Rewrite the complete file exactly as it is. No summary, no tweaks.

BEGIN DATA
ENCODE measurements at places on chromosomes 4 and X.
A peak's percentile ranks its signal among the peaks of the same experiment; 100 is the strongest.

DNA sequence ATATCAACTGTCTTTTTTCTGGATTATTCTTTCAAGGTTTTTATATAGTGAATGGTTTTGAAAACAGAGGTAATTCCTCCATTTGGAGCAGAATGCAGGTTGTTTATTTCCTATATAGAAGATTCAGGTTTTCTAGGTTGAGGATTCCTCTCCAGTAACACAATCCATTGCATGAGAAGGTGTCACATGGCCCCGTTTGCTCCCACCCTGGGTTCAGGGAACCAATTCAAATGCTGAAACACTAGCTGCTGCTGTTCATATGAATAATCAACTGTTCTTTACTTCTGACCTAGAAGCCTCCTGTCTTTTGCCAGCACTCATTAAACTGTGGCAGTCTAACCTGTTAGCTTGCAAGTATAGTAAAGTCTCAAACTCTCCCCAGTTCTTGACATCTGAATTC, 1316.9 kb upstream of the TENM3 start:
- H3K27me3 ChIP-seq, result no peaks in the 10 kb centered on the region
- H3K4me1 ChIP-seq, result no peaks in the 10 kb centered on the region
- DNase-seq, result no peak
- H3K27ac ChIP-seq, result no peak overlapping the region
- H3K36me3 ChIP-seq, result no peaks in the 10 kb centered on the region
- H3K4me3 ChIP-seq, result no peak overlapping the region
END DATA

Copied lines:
ENCODE measurements at places on chromosomes 4 and X.
A peak's percentile ranks its signal among the peaks of the same experiment; 100 is the strongest.

DNA sequence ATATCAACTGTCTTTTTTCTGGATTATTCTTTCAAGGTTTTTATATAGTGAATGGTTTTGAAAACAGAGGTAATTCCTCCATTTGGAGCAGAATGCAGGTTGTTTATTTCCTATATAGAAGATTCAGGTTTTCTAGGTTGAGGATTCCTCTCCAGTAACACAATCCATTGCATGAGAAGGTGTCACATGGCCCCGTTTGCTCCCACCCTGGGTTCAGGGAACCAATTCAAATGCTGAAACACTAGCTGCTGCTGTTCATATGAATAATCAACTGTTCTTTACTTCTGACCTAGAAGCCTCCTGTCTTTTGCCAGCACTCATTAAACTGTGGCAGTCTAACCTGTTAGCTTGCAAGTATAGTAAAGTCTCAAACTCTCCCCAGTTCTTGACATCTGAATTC, 1316.9 kb upstream of the TENM3 start:
- H3K27me3 ChIP-seq, result no peaks in the 10 kb centered on the region
- H3K4me1 ChIP-seq, result no peaks in the 10 kb centered on the region
- DNase-seq, result no peak
- H3K27ac ChIP-seq, result no peak overlapping the region
- H3K36me3 ChIP-seq, result no peaks in the 10 kb centered on the region
- H3K4me3 ChIP-seq, result no peak overlapping the region